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Hypertension. 1999 Mar;33(3):862-8.

ACE inhibitor versus beta-blocker for the treatment of hypertension in renal allograft recipients.

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  • 1Department of Internal Medicine D, University of Münster, D-48129 Münster, Germany.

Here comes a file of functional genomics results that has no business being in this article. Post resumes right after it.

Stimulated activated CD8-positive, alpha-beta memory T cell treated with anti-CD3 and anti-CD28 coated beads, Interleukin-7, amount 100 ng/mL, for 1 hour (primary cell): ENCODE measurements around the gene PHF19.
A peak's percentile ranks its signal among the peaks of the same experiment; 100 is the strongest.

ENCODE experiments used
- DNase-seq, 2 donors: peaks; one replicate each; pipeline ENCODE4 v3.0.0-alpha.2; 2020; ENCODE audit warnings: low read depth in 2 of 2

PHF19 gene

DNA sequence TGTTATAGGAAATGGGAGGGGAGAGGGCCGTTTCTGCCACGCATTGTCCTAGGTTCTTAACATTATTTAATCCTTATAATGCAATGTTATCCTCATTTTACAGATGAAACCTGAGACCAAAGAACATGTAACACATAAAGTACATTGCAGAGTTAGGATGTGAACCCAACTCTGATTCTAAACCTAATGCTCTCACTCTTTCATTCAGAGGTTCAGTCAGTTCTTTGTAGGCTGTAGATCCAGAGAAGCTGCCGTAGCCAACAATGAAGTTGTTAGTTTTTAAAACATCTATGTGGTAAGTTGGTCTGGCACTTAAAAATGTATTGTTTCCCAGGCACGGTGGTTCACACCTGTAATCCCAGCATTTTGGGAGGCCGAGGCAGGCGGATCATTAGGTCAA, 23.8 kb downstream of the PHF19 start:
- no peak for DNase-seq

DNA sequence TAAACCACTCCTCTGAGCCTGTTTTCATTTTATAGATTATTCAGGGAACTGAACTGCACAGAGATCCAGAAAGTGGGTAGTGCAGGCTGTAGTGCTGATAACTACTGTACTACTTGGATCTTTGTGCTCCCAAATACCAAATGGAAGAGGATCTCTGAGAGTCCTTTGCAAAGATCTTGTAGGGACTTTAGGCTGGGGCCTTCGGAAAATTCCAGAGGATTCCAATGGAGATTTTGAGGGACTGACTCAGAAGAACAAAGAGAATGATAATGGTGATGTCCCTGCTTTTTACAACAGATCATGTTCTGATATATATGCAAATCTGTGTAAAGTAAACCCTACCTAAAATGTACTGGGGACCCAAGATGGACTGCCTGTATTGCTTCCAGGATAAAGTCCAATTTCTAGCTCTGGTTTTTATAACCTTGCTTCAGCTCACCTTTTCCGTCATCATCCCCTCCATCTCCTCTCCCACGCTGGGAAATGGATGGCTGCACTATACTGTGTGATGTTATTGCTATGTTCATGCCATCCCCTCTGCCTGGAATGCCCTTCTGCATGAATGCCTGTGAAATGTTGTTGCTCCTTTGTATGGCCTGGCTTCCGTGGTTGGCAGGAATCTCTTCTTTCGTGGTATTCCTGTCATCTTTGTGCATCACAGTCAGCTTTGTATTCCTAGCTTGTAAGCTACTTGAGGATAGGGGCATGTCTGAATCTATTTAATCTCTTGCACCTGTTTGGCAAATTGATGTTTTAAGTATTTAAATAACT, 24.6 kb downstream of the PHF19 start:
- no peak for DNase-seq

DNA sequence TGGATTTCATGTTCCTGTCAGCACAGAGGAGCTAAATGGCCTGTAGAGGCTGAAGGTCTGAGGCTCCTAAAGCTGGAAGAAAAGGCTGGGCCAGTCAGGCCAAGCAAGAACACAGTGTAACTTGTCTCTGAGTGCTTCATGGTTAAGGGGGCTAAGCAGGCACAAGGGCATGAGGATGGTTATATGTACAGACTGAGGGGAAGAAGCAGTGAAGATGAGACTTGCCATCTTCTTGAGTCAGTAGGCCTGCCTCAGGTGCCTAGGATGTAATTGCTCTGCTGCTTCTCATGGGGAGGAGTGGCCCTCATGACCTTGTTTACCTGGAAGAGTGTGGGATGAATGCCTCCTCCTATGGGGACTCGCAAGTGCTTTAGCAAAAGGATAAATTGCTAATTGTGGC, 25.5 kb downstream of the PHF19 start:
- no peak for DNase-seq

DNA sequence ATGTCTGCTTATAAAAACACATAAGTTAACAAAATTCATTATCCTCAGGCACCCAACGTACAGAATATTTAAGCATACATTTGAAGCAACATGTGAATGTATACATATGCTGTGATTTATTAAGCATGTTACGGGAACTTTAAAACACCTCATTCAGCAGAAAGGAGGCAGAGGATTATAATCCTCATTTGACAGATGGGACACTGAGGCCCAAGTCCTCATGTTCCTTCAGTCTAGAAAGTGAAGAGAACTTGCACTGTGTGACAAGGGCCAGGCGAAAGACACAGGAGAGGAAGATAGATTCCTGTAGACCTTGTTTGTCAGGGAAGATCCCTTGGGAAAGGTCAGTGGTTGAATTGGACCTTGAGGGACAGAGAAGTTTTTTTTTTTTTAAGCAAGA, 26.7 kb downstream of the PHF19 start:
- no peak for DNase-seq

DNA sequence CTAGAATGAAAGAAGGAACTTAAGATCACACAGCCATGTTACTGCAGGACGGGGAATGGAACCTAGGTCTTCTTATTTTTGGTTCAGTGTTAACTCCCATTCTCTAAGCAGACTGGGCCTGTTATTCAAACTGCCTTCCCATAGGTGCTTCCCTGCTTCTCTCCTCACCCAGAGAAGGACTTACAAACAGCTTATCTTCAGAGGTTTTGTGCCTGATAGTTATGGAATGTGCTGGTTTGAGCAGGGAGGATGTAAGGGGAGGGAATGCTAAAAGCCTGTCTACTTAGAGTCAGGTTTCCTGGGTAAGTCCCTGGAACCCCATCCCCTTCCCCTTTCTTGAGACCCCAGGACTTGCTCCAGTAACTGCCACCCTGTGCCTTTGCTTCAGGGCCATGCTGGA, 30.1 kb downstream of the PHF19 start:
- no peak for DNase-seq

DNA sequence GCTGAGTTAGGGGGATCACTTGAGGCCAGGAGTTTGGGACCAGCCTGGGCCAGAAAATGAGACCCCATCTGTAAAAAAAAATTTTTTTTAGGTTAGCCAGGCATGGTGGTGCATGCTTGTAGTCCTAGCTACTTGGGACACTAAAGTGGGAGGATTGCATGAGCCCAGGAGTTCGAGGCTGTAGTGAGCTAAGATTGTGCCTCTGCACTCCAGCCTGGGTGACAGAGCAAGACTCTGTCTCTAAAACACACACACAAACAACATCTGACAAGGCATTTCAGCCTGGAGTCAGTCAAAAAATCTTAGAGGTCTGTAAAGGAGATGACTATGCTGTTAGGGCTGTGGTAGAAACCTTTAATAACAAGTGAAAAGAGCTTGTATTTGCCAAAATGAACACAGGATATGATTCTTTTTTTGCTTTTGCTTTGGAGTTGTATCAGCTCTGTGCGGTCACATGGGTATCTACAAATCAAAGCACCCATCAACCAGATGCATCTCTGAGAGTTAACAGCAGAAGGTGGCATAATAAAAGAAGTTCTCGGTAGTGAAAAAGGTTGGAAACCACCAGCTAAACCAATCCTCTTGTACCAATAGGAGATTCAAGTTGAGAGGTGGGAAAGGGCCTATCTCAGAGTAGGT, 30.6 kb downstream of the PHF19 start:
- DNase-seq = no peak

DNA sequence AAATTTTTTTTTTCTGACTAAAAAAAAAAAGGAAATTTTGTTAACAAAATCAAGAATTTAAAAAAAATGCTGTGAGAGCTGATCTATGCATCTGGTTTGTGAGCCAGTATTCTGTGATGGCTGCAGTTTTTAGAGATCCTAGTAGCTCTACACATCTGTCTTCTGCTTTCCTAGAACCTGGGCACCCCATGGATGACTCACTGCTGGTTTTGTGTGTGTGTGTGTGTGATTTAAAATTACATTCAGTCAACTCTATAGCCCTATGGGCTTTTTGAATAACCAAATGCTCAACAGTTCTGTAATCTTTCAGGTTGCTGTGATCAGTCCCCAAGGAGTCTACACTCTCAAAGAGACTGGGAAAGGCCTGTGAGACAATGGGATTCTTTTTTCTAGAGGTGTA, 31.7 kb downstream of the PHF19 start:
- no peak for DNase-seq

Angiotensin-converting enzyme (ACE) inhibitors have been shown to slow the progression of chronic renal failure. However, the value of ACE inhibitors for the treatment of hypertension in renal allograft recipients has not been established. ACE inhibitors dilate the efferent glomerular arteriole, an effect that may aggravate the decrease in glomerular filtration rate resulting from cyclosporine-induced vasoconstriction at the afferent glomerular arteriole. Therefore, the goal of this double-blind, randomized study was to compare the antihypertensive and renal effects of the ACE inhibitor quinapril with those of the beta-blocker atenolol in renal allograft recipients in whom hypertension developed 6 to 12 weeks after transplantation. All patients received cyclosporine as an immunosuppressant and had stable graft function (serum creatinine concentration, <220 micromol/L) at entry into the study. Twenty-nine patients who received quinapril (daily dose titrated between 2.5 and 20 mg) and 30 patients who received atenolol (daily dose titrated between 12.5 and 100 mg) completed the 24-month study. The two groups did not differ in age, sex ratio, height, and weight before entry into the study. Quinapril decreased diastolic blood pressure from 96+/-1 to 84+/-1 mm Hg (average throughout treatment period), and atenolol decreased diastolic blood pressure from 96+/-1 to 83+/-1 mm Hg. The serum creatinine concentration did not change significantly in either group after 24 months (129+/-8 micromol/L at entry and 148+/-19 micromol/L after 24 months in the quinapril group and 131+/-6 micromol/L at entry and 152+/-15 micromol/L after 24 months in the atenolol group; P=NS for both groups). After 24 months, the change in urinary albumin excretion from baseline was -10+/-15 mg/d in the quinapril group and 52+/-32 mg/d in the atenolol group (P=0.03). These results show that quinapril and atenolol are effective antihypertensive drugs when used after renal transplantation. Moreover, compared with atenolol, quinapril has no adverse effects on graft function. The relative reduction in albuminuria observed with quinapril as compared with atenolol could indicate a beneficial effect of quinapril on long-term graft function.

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